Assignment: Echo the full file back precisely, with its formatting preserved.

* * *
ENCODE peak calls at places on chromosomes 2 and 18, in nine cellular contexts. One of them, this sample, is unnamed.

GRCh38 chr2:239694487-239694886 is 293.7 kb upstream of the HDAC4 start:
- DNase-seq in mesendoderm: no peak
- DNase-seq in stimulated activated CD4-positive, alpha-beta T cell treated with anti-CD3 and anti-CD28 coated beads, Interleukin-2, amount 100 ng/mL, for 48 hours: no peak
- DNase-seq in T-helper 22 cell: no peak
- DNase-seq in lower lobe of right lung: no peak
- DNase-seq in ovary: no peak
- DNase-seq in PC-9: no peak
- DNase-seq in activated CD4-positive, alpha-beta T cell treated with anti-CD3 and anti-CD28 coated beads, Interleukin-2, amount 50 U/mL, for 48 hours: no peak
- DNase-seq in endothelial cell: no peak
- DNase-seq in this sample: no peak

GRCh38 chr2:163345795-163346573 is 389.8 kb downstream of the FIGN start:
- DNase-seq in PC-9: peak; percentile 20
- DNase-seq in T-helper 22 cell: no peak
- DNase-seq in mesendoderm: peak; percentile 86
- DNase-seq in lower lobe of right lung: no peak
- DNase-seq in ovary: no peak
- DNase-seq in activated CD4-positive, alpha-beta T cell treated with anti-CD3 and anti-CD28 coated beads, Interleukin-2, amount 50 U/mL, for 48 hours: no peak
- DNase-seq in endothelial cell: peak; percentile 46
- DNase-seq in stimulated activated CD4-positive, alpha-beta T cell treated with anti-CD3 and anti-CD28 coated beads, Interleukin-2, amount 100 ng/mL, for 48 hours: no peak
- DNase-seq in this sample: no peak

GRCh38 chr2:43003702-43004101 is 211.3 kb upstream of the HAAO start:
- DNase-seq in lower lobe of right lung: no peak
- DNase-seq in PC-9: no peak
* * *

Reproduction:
ENCODE peak calls at places on chromosomes 2 and 18, in nine cellular contexts. One of them, this sample, is unnamed.

GRCh38 chr2:239694487-239694886 is 293.7 kb upstream of the HDAC4 start:
- DNase-seq in mesendoderm: no peak
- DNase-seq in stimulated activated CD4-positive, alpha-beta T cell treated with anti-CD3 and anti-CD28 coated beads, Interleukin-2, amount 100 ng/mL, for 48 hours: no peak
- DNase-seq in T-helper 22 cell: no peak
- DNase-seq in lower lobe of right lung: no peak
- DNase-seq in ovary: no peak
- DNase-seq in PC-9: no peak
- DNase-seq in activated CD4-positive, alpha-beta T cell treated with anti-CD3 and anti-CD28 coated beads, Interleukin-2, amount 50 U/mL, for 48 hours: no peak
- DNase-seq in endothelial cell: no peak
- DNase-seq in this sample: no peak

GRCh38 chr2:163345795-163346573 is 389.8 kb downstream of the FIGN start:
- DNase-seq in PC-9: peak; percentile 20
- DNase-seq in T-helper 22 cell: no peak
- DNase-seq in mesendoderm: peak; percentile 86
- DNase-seq in lower lobe of right lung: no peak
- DNase-seq in ovary: no peak
- DNase-seq in activated CD4-positive, alpha-beta T cell treated with anti-CD3 and anti-CD28 coated beads, Interleukin-2, amount 50 U/mL, for 48 hours: no peak
- DNase-seq in endothelial cell: peak; percentile 46
- DNase-seq in stimulated activated CD4-positive, alpha-beta T cell treated with anti-CD3 and anti-CD28 coated beads, Interleukin-2, amount 100 ng/mL, for 48 hours: no peak
- DNase-seq in this sample: no peak

GRCh38 chr2:43003702-43004101 is 211.3 kb upstream of the HAAO start:
- DNase-seq in lower lobe of right lung: no peak
- DNase-seq in PC-9: no peak